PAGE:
Heathrow boss John Holland-Kaye has warned that the airport is at risk of losing customers to France and Germany, as he urged the government to green light a new runway before the summer. “We have over 30 airlines that want to open or expand at Heathrow, but we are already at full capacity, so many of them, as well as passengers, are choosing to go to Paris or Frankfurt,” said Mr Holland-Kaye. However, his comments came as it was revealed that the number of passengers passing through the airport’s terminals jumped 3.1% to 78m.
Shareholders plan Persimmon revolt
City investors are planning to vote against the reappointment of Persimmon directors, including CEO Jeff Fairburn, amid anger over the company’s “preposterous” bonus scheme. Mr Fairburn was awarded £131m as part of a scheme designed in 2012 which could see 150 managers handed shares worth £742m. Mr Fairburn has said he is willing to make a substantial payment to charity in an attempt to placate critics but has not disclosed how much.
RSA hikes dividend as it grows premiums and profits
RSA share prices rose more than 3%, after the insurance firm reported an increase in premiums, profit and earnings for 2017, despite going through a “tough period”. Underwriting profit increased to £394m from £380m and overall profit after tax grew to £322m from £320m. "In a tough period for insurance markets, we are delighted to produce another year of growing profits, dividends and return on equity for shareholders. Higher premium income also highlights the positive customer response to what we are offering," said RSA boss, Stephen Hester.
Standard Life Aberdeen to quit insurance in £3bn deal
Phoenix Group is poised to buy Standard Life Aberdeen’s insurance business for £3bn. The move comes after SLA lost a Scottish Widows investment contract worth £109bn.
LEISURE AND HOSPITALITY
AirBnB to focus on luxury travel market
Seeking to enter the luxury travel market, AirBnB is to offer new services targeted at wealthier travellers. The site will feature a dedicated section for boutique hotels, as well as unusual locations. Another new feature will be ‘AirBnB Plus’, which is an approval stamp for those locations which have been officially inspected. As the company focuses on a stock market flotation amid concerns that its core business could be threatened, it is attempting to diversify in order to reassure potential investors.
MEDIA AND ENTERTAINMENT
Playtech shares take 10% dive
Shares in gaming software firm Playtech fell 10% after it announced revenues this year were down 11%, mainly due to efforts by the Malaysian government to prevent people going online to gamble. Chief executive Mor Weizer said he expects losses to ease and stressed “people should follow the fundamentals” of the company. Underlying profits were up 7% to €322.1m.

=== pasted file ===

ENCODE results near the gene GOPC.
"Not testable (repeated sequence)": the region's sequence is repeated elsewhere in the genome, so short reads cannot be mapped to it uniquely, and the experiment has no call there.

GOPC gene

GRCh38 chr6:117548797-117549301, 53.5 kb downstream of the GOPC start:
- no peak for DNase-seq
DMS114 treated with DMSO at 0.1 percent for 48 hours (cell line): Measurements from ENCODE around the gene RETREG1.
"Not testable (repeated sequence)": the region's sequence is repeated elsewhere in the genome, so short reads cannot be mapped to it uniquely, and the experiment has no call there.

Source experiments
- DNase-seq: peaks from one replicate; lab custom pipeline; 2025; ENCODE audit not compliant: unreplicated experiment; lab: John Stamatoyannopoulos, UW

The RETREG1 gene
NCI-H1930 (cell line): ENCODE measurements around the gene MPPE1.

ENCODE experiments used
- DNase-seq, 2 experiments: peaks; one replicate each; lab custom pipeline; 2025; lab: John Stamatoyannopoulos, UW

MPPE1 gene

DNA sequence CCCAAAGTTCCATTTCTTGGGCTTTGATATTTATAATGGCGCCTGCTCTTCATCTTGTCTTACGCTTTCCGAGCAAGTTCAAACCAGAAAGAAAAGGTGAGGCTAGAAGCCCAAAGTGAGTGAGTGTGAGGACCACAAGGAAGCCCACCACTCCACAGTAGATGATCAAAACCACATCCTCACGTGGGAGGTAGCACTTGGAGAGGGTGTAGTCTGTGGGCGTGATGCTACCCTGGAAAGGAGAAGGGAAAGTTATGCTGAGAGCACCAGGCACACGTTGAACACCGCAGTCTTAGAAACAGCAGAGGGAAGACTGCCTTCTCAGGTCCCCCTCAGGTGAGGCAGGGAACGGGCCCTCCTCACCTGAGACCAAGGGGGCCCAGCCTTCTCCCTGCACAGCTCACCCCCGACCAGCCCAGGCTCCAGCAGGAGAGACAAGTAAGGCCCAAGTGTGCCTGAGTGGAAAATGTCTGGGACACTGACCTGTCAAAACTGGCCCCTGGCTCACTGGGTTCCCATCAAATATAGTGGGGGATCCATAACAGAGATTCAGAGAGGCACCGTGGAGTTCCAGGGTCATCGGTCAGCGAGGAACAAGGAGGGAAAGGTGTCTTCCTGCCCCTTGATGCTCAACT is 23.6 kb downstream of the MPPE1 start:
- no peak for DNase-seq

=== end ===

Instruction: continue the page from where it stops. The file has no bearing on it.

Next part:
Retailers report renewed optimism despite sluggish growth
Retail firms are reporting signs of renewed optimism for the first time in over a year, despite sales growth continuing to slow, according to a CBI Quarterly Distributive Trades Survey. Sales were up 4% in February – slightly above average for the time of year, while average selling prices growth slowed compared to the previous quarter. However, retailers said they expected the business situation to improve over the next three months. “While trading conditions remain tough, it’s encouraging to see retailers’ investment intentions improving to their highest since August 2015, in addition to signs of renewed business optimism for the first time in more than a year,” said Anna Leech, the CBI’s head of economic intelligence.
Intu records 20% profit rise
Shopping centre landlord Intu Properties has reported a 20% rise in full-year profits, making £227m in the year to the end of December 2017, although like-for-like net rental income growth slowed to 0.5%, from 3.6% 12 months earlier. The group estimated sales from retailers in its centres had fallen by just over 2% over the year.
UK growth lagging behind France and Germany
The Office for National Statistics has revised down its estimate for UK growth in the fourth quarter from 0.5% to 0.4%. Darren Morgan, a statistician at the ONS, commented: "A number of very small revisions to mining, energy generation and services were enough to see a slight downward revision to quarterly growth overall… Services continued to drive growth at the end of 2017, but with a number of consumer-facing industries slowing as price rises led to household budgets being squeezed." Samuel Tombs, chief UK economist at Pantheon Macroeconomics, noted: "The latest GDP data suggest that the economy remains in a fragile state and does not need to be cooled with another rate rise as soon as May".